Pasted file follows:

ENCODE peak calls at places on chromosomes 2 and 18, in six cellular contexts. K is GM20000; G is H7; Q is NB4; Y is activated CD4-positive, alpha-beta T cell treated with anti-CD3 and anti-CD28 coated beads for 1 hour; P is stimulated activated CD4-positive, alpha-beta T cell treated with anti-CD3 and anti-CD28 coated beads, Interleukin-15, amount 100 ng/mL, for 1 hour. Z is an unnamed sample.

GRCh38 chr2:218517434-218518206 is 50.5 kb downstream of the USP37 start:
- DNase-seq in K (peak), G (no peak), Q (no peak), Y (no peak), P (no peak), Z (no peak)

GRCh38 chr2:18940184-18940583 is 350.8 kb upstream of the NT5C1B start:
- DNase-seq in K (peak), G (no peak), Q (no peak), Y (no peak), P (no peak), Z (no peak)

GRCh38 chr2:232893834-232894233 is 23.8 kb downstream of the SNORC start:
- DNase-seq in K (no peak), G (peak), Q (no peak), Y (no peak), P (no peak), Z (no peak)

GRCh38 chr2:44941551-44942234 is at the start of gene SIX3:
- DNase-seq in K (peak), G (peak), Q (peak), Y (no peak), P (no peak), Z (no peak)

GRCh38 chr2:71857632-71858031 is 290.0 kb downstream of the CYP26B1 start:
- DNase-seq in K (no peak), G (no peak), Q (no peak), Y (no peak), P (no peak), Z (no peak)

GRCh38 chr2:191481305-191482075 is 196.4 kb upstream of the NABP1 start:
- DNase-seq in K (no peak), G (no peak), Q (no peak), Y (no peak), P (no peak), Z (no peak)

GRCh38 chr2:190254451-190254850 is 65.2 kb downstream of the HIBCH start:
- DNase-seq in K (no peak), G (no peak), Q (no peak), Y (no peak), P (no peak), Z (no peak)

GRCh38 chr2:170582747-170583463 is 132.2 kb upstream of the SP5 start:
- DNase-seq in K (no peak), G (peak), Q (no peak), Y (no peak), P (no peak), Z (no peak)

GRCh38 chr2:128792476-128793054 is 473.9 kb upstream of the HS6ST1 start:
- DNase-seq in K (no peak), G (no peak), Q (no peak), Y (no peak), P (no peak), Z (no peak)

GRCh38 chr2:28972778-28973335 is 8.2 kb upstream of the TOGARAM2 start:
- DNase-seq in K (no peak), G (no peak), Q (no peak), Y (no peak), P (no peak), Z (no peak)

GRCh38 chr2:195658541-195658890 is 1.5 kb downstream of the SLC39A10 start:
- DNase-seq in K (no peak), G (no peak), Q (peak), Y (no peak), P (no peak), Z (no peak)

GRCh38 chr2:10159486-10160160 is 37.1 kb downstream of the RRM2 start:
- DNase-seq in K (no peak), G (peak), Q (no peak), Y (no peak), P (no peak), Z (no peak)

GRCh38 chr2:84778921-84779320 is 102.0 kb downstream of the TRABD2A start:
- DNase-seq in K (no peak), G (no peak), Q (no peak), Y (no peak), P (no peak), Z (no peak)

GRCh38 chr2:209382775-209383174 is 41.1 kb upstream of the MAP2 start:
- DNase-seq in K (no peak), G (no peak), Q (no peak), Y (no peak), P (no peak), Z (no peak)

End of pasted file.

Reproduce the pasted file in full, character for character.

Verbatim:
ENCODE peak calls at places on chromosomes 2 and 18, in six cellular contexts. K is GM20000; G is H7; Q is NB4; Y is activated CD4-positive, alpha-beta T cell treated with anti-CD3 and anti-CD28 coated beads for 1 hour; P is stimulated activated CD4-positive, alpha-beta T cell treated with anti-CD3 and anti-CD28 coated beads, Interleukin-15, amount 100 ng/mL, for 1 hour. Z is an unnamed sample.

GRCh38 chr2:218517434-218518206 is 50.5 kb downstream of the USP37 start:
- DNase-seq in K (peak), G (no peak), Q (no peak), Y (no peak), P (no peak), Z (no peak)

GRCh38 chr2:18940184-18940583 is 350.8 kb upstream of the NT5C1B start:
- DNase-seq in K (peak), G (no peak), Q (no peak), Y (no peak), P (no peak), Z (no peak)

GRCh38 chr2:232893834-232894233 is 23.8 kb downstream of the SNORC start:
- DNase-seq in K (no peak), G (peak), Q (no peak), Y (no peak), P (no peak), Z (no peak)

GRCh38 chr2:44941551-44942234 is at the start of gene SIX3:
- DNase-seq in K (peak), G (peak), Q (peak), Y (no peak), P (no peak), Z (no peak)

GRCh38 chr2:71857632-71858031 is 290.0 kb downstream of the CYP26B1 start:
- DNase-seq in K (no peak), G (no peak), Q (no peak), Y (no peak), P (no peak), Z (no peak)

GRCh38 chr2:191481305-191482075 is 196.4 kb upstream of the NABP1 start:
- DNase-seq in K (no peak), G (no peak), Q (no peak), Y (no peak), P (no peak), Z (no peak)

GRCh38 chr2:190254451-190254850 is 65.2 kb downstream of the HIBCH start:
- DNase-seq in K (no peak), G (no peak), Q (no peak), Y (no peak), P (no peak), Z (no peak)

GRCh38 chr2:170582747-170583463 is 132.2 kb upstream of the SP5 start:
- DNase-seq in K (no peak), G (peak), Q (no peak), Y (no peak), P (no peak), Z (no peak)

GRCh38 chr2:128792476-128793054 is 473.9 kb upstream of the HS6ST1 start:
- DNase-seq in K (no peak), G (no peak), Q (no peak), Y (no peak), P (no peak), Z (no peak)

GRCh38 chr2:28972778-28973335 is 8.2 kb upstream of the TOGARAM2 start:
- DNase-seq in K (no peak), G (no peak), Q (no peak), Y (no peak), P (no peak), Z (no peak)

GRCh38 chr2:195658541-195658890 is 1.5 kb downstream of the SLC39A10 start:
- DNase-seq in K (no peak), G (no peak), Q (peak), Y (no peak), P (no peak), Z (no peak)

GRCh38 chr2:10159486-10160160 is 37.1 kb downstream of the RRM2 start:
- DNase-seq in K (no peak), G (peak), Q (no peak), Y (no peak), P (no peak), Z (no peak)

GRCh38 chr2:84778921-84779320 is 102.0 kb downstream of the TRABD2A start:
- DNase-seq in K (no peak), G (no peak), Q (no peak), Y (no peak), P (no peak), Z (no peak)

GRCh38 chr2:209382775-209383174 is 41.1 kb upstream of the MAP2 start:
- DNase-seq in K (no peak), G (no peak), Q (no peak), Y (no peak), P (no peak), Z (no peak)